There are some interesting stories about today. Well, some are downright disconcerting, like the Super Committee being on the verge of a Super Fail. Seriously, people – this is the nation’s well-being at heart. Forget party already, and figure out something on which you all can agree. Good grief.
Or like this one: the OWS “protesters” took over an empty school building in Washington, DC. The building is on the National Historic Register. The police went in after them and dragged them all out, but still. This is not freedom of speech, but, and I am no lawyer, this seems to me to be a case of breaking and entering, trespassing, and who knows what other laws were broken in this commission? I am so over these people…
And then there is this little item from across the pond: “BBC’s Mr Climate Change Accepted £15,000 In Grants From University Rocked By Global Warning Scandal.” Now, I have no doubt that something is going on with the planet, and whether one wants to call it human made or not, I am not going to quibble with you about it. Frankly, I think we should all be good stewards of the planet on which we make our home and act as if to protect the Earth as much as we can. But still, when an environmental reporter is taking money from a university known for pushing global warming and doesn’t disclose that information, that is a problem. That doesn’t necessarily make the information he has reported wrong, but it can weaken the argument to learn the reporter took money from that same institution. Just sayin’.
Along those lines of crazy weather, there is one upcoming phenomenon that has not been reported on much, and that is this: “Earth Facing a mini-Ice Age ‘Within Ten Years’ Due To Rare Drop In Sunspot Activity.” Crap. As it is, after a light layer of sleet/slush on our deck last year made me want to move farther South, I don’t know what to do about a “mini-ice age.” Grand Cayman, anyone? Ahem. Anyway, the National Geographic puts it as the sun going into hibernation:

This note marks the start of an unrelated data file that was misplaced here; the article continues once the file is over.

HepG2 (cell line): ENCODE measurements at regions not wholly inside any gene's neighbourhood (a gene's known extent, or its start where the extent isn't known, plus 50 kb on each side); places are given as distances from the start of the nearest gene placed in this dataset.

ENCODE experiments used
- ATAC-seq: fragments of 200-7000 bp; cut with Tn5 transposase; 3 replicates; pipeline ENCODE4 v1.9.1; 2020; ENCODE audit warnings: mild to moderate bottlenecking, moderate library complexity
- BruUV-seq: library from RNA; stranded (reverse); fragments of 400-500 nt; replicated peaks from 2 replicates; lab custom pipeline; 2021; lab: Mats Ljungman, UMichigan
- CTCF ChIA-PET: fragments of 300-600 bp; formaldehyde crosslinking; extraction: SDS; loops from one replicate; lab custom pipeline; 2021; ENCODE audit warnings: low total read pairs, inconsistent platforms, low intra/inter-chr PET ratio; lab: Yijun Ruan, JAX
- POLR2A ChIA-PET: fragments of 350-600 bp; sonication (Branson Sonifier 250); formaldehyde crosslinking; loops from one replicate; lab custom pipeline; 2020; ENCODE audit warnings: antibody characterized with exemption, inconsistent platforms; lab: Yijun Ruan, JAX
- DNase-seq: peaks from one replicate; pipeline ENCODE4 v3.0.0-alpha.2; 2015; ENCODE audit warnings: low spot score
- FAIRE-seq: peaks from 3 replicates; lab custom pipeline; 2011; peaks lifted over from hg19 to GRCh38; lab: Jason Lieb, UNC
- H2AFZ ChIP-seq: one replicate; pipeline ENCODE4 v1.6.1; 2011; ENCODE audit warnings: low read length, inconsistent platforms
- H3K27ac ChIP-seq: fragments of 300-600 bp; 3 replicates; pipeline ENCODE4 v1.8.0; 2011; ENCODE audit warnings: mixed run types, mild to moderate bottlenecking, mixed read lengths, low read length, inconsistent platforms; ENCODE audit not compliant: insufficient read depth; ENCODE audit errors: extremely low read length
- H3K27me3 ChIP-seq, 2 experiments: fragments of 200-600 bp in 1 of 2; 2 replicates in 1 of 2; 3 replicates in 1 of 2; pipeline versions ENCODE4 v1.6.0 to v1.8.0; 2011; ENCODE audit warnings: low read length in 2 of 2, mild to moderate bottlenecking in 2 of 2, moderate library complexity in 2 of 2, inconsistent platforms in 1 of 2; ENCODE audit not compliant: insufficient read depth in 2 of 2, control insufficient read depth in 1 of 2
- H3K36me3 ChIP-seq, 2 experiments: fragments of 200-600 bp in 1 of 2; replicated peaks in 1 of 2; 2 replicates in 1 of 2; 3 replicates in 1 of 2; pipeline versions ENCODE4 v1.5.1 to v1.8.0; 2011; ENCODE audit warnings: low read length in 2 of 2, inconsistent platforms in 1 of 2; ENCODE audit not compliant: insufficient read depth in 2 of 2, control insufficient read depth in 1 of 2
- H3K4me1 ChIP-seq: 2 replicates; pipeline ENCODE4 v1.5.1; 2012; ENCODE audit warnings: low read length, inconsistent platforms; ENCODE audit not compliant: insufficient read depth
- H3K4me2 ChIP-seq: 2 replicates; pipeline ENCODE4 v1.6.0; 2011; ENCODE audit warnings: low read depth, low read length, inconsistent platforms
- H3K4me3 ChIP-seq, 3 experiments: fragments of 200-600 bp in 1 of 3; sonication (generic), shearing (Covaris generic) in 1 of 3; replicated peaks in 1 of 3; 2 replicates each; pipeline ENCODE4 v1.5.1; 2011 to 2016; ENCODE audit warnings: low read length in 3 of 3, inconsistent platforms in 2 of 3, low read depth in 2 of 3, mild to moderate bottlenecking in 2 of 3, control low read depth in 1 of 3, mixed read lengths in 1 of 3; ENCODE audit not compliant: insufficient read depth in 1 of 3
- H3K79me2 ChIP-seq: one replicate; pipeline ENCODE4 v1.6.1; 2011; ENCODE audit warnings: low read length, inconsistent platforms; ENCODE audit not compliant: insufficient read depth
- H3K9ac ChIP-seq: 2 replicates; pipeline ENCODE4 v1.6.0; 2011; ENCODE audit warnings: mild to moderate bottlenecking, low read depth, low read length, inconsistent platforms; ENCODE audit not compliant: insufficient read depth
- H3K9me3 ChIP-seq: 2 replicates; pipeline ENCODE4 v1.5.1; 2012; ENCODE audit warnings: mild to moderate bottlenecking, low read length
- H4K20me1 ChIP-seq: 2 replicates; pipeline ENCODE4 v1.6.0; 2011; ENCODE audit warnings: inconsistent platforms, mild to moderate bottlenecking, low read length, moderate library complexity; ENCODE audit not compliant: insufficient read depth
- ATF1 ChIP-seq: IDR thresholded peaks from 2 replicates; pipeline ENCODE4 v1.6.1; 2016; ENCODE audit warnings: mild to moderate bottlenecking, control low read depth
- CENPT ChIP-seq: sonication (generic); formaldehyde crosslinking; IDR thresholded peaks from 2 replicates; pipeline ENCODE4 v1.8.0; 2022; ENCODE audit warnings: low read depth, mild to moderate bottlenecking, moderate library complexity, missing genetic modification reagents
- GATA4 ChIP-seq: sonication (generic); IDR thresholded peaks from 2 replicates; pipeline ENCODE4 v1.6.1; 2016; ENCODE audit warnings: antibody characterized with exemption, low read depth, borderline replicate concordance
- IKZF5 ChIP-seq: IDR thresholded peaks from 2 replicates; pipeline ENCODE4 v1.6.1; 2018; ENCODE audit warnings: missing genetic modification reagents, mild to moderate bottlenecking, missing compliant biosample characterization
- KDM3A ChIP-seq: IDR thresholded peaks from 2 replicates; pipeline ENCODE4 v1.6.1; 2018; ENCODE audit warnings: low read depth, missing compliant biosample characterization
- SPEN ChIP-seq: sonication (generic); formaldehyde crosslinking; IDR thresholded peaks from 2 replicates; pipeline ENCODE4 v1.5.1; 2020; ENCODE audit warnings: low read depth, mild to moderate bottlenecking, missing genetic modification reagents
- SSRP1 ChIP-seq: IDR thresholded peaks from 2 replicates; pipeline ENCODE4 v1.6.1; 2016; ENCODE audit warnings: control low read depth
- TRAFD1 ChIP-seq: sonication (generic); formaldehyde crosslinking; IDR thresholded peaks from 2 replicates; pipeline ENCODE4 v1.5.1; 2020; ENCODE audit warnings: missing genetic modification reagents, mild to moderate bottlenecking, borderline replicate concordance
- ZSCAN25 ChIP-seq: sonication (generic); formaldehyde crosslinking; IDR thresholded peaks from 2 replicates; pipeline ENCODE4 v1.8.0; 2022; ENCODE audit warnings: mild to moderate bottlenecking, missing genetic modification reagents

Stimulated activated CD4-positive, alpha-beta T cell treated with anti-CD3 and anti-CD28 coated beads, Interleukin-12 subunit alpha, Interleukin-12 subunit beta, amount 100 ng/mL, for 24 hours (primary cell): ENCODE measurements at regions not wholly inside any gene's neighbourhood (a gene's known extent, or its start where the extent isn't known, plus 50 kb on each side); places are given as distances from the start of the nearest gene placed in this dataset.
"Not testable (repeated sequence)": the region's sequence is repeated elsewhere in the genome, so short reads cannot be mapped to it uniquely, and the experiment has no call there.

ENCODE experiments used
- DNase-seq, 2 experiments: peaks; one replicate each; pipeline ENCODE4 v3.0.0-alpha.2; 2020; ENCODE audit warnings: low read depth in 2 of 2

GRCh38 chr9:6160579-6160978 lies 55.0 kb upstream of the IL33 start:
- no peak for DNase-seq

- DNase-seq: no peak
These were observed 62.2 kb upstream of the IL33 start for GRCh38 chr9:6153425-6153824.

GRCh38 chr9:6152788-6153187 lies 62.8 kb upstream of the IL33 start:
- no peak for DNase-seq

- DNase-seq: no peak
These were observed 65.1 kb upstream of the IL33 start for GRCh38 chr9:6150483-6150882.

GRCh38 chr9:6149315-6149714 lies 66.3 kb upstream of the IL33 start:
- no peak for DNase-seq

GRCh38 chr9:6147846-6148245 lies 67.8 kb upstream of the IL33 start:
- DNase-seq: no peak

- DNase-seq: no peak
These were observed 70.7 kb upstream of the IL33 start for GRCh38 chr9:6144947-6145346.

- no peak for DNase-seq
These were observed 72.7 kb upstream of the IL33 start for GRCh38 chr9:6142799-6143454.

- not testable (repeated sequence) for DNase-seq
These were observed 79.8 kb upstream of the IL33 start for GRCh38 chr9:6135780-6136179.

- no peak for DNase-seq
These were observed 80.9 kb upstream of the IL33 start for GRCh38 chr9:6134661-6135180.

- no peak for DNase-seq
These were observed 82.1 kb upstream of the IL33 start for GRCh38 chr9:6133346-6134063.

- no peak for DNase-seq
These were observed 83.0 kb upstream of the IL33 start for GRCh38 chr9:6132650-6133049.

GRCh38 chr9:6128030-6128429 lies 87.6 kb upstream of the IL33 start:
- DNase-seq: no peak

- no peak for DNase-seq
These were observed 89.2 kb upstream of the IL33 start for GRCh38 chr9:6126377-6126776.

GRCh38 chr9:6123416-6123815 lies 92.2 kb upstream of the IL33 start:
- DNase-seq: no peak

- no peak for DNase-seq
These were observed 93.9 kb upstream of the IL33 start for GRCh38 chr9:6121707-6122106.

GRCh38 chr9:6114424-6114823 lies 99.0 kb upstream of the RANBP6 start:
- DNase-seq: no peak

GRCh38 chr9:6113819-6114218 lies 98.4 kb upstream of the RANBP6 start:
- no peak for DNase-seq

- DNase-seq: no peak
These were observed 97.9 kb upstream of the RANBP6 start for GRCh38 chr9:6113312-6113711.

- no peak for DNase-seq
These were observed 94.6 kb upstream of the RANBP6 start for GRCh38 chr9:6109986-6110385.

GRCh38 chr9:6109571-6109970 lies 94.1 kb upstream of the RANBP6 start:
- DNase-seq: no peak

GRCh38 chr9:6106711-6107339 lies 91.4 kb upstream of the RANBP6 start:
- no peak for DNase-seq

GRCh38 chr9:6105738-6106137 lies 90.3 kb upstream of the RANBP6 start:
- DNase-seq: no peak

[snip] Three independent studies of the sun’s insides, surface, and upper atmosphere all predict that the next solar cycle will be significantly delayed—if it happens at all. Normally, the next cycle would be expected to start roughly around 2020.
The combined data indicate that we may soon be headed into what’s known as a grand minimum, a period of unusually low solar activity.
The predicted solar “sleep” is being compared to the last grand minimum on record, which occurred between 1645 and 1715.
Known as the Maunder Minimum, the roughly 70-year period coincided with the coldest spell of the Little Ice Age, when European canals regularly froze solid and Alpine glaciers encroached on mountain villages. (Click here to read the rest.)
Brrrrr. There’s a reason I moved back down South from Boston. Because it is cold as all getout up there in the winter, which also lasts a LOOONNNNNGGGGG time. And now we have this toward which to look forward? Yikes.
Along those lines, and since it’s Sunday, I think we could all use a little musical interlude, don’t you? Feel free to add on your own:
Which naturally brings to mind this classic:
Dang, what a great group, and such an awesome song.
So, what’s on your mind today? Got any tunes playing in your head? Let’s hear them!